Strict vetting for land seekers introduced

Source: The Herald – Breaking news.

Strict vetting for land seekers introduced 
Professor Obert Jiri

Precious Manomano, Herald Reporter

All those allocated State land for farming must, from now on, be capable farmers who will use their land fully and properly.

This means that prospective farmers on the waiting list for State land will undergo strict vetting to ascertain their capabilities.

The need for vetting comes after some of those allocated land under the land reform programme were found to be underusing the land, while others have even abandoned farms.

At present there are 270 000 Zimbabweans living in the country, and  10 000 in the diaspora, who are on the waiting list to be allocated land, but while redistribution continues, it is unlikely to satisfy their needs The emphasis is now on linking good farmers without land into joint ventures with those who have land.

Land redistribution is a continuous process to ensure there is maximum use of Zimbabwe’s farms.

Lands, Agriculture, Fisheries, Water and Rural Development Permanent Secretary, Professor Obert Jiri, said vetting was necessary as some previous beneficiaries of the land reform had been found to be unproductive.

He said the objective of the vetting and verification process was to ensure that deserving people were allocated land.

Prof Jiri said those on the waiting list would be allocated abandoned or underutilised farms, adding that joint ventures were encouraged as they provided a platform for the transfer and harnessing of skills to promote rural industrialisation.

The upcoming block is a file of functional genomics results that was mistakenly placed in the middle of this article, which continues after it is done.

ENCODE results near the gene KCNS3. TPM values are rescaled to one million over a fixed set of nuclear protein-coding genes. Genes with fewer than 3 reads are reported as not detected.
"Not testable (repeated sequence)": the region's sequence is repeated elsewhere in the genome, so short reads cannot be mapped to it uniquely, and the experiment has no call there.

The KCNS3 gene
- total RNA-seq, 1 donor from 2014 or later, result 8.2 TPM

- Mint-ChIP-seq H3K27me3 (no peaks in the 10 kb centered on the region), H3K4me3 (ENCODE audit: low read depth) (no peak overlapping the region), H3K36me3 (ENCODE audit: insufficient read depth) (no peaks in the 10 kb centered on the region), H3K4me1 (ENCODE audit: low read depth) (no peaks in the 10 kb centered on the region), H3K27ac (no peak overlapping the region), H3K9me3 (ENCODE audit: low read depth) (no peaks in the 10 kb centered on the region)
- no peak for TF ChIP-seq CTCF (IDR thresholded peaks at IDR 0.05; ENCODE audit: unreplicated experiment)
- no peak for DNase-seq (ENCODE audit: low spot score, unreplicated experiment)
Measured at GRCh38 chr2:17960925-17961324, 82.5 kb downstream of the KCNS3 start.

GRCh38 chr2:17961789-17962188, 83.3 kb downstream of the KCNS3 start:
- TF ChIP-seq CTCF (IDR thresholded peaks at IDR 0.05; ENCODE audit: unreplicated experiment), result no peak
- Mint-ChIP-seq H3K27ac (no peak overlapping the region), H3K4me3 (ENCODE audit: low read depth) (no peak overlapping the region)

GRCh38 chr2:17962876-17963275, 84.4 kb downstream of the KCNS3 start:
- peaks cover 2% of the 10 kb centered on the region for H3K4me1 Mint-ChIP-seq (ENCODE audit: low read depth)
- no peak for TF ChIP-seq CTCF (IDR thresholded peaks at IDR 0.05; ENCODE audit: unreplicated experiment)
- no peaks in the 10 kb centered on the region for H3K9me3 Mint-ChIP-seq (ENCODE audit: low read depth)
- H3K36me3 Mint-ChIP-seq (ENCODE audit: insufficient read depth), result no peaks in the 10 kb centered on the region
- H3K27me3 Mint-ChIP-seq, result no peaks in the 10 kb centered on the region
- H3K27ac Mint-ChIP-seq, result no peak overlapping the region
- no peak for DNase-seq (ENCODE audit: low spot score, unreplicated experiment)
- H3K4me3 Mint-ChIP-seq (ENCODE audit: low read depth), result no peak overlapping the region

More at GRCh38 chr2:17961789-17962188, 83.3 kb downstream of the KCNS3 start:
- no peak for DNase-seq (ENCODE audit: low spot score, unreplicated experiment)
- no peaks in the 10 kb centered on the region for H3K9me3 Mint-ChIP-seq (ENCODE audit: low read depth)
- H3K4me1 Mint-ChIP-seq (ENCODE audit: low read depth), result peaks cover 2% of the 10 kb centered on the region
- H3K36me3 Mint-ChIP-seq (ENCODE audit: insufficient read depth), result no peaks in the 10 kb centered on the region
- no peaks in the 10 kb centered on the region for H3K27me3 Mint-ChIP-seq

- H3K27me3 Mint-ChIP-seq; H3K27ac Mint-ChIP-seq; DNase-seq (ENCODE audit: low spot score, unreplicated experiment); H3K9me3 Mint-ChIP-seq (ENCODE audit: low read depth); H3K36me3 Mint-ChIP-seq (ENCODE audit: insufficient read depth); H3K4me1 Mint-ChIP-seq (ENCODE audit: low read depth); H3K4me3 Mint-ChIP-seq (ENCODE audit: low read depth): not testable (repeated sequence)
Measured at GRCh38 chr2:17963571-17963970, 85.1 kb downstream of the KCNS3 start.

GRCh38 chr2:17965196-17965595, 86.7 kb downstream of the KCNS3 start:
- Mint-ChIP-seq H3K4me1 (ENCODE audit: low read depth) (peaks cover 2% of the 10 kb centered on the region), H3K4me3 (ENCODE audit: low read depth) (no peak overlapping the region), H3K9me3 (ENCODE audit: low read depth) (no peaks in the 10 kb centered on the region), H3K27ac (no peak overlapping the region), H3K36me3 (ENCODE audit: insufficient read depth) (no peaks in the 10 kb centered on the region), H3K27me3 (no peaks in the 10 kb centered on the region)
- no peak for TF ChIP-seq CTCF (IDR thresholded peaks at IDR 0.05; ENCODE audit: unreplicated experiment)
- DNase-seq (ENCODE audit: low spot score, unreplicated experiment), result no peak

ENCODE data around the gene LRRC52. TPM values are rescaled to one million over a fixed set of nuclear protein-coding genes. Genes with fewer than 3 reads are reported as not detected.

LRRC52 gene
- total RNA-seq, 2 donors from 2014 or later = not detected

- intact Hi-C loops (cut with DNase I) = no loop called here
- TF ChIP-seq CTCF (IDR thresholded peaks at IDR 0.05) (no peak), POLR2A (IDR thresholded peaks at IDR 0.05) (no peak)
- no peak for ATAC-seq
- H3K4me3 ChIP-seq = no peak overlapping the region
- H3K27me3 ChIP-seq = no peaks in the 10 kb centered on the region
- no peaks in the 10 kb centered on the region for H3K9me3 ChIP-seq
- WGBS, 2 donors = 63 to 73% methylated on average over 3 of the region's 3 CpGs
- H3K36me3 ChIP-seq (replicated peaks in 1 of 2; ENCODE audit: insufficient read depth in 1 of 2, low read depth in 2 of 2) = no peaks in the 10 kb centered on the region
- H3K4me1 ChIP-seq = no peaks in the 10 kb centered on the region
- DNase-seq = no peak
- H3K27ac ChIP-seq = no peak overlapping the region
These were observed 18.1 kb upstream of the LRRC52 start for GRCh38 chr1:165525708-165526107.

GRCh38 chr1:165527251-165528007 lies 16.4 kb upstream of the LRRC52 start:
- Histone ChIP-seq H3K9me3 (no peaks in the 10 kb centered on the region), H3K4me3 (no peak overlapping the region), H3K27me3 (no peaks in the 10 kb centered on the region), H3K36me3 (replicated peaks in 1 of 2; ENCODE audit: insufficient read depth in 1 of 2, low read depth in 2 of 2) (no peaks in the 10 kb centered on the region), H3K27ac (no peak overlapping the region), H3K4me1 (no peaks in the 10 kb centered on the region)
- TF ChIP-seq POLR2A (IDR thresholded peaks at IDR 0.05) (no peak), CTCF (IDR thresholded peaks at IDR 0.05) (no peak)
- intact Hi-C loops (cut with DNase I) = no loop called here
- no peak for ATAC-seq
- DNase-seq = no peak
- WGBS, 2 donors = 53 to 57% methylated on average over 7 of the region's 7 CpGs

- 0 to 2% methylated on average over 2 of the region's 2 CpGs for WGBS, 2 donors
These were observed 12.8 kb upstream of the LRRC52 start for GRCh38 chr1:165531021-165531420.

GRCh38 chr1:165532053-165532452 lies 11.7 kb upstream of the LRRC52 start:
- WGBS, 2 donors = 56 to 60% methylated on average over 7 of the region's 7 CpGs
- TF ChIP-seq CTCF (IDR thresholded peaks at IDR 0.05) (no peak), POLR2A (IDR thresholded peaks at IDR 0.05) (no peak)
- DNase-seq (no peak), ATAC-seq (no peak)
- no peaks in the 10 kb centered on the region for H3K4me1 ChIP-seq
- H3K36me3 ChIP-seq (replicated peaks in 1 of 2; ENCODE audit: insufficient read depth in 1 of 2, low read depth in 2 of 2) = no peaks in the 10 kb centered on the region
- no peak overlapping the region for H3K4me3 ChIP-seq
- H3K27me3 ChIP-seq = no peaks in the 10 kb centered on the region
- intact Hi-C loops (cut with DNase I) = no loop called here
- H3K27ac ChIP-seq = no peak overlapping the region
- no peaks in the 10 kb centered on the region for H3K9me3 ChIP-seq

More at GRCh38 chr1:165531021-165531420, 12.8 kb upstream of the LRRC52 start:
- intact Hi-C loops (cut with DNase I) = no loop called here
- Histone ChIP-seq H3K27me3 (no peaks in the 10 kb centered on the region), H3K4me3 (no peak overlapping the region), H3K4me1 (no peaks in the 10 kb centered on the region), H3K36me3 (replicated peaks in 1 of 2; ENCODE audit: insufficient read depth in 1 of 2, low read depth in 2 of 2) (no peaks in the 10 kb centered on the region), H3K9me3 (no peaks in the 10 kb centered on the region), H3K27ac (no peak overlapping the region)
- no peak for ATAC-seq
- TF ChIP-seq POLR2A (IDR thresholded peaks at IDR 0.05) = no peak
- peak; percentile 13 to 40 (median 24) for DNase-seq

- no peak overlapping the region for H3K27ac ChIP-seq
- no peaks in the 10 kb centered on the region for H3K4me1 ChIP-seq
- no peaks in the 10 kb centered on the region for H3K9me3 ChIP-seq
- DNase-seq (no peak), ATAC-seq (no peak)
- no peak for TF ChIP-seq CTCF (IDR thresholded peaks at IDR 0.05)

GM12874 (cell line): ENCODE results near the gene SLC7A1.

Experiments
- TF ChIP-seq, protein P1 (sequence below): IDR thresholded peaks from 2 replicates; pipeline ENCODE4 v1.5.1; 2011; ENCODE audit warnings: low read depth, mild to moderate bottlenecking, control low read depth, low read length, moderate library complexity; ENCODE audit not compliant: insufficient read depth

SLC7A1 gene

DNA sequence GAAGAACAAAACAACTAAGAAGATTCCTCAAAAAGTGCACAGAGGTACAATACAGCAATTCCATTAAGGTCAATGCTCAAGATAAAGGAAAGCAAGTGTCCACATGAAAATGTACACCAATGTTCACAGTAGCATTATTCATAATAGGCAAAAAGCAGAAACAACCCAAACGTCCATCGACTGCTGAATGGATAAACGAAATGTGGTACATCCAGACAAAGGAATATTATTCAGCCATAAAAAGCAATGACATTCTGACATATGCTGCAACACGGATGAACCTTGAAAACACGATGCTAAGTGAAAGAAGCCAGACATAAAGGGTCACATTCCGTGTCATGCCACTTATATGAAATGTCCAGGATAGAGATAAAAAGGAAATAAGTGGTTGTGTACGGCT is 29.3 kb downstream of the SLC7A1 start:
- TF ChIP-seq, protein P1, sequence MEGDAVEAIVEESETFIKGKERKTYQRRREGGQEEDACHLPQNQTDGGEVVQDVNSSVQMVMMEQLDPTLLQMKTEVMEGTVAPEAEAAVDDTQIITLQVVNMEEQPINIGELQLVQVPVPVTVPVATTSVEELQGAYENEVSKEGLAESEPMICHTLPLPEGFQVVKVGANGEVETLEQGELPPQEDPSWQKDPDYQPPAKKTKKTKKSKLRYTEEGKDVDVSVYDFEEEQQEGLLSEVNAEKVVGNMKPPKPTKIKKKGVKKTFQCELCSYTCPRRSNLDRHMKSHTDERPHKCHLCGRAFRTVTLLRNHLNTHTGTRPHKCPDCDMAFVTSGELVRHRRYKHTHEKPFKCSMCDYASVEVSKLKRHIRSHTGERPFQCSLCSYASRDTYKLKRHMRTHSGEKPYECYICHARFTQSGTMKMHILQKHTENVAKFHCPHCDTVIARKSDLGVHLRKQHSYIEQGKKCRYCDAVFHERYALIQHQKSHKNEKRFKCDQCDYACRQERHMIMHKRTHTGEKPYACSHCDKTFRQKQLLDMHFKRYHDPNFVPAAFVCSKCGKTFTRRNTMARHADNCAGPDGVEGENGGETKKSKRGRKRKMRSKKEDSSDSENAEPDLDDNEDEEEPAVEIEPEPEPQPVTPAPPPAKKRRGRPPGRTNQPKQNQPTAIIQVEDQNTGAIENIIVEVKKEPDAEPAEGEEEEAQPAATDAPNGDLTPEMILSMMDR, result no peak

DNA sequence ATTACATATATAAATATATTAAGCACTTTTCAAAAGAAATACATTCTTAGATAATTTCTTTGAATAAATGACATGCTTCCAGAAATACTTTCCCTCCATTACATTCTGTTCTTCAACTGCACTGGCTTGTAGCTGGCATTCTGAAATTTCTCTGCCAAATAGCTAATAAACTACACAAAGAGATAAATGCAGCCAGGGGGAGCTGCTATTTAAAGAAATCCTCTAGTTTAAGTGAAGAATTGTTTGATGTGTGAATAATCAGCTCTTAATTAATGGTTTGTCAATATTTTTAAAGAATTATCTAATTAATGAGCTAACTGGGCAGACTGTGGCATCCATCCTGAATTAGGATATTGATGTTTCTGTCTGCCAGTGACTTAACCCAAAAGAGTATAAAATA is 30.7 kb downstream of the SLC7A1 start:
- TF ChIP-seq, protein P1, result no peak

“These joint venture facilities are practical solutions that we are exploring to enhance partnerships in farming businesses that guarantee productivity. Not everyone will get land because there is a huge number that is on the waiting list. Those who still want land can still register and join the waiting list because it is their right to do so.

“So far, no land is available, so we urge land seekers to engage in joint ventures and partnerships to allow more people to venture into agriculture.”

Last week, Lands, Agriculture, Fisheries, Water and Rural Development Minister, Dr Anxious Masuka, said the Government had a corporate model for farming and people could use it to maximise production.

Indications had shown that many farms that had been lying dormant for long periods while most joint venture partnerships were performing above expectations.

Recently, the Government warned land officers and other land barons to desist from duping desperate land seekers, saying anyone caught doing that would be punished. Much of the abuse has concerned allocation of unplanned urban plots, although some of the abuse has seen allocation of farmland.

Vice President Kembo Mohadi last week promised to ensure the creation of a special dispensation to enable Zimbabweans in the diaspora to speedily access land and other services they seek back home to deepen their participation in national development.

He was speaking during an interactive engagement with Zimbabweans living in the Republic of Congo, where attended the first International Conference on Afforestation and Reforestation.

Zimbabweans in Brazzaville wanted to know how they could get land and VP Mohadi said he had received numerous reports from diasporans who said they applied for land but had not received any communication.

He then directed staff in his office to ensure they engage the Ministry of Lands so that a special dispensation is created for the diaspora.

Government has also previously indicated that aspiring new farmers will also be allocated land in Masvingo and Kanyemba, where greenbelts are being created.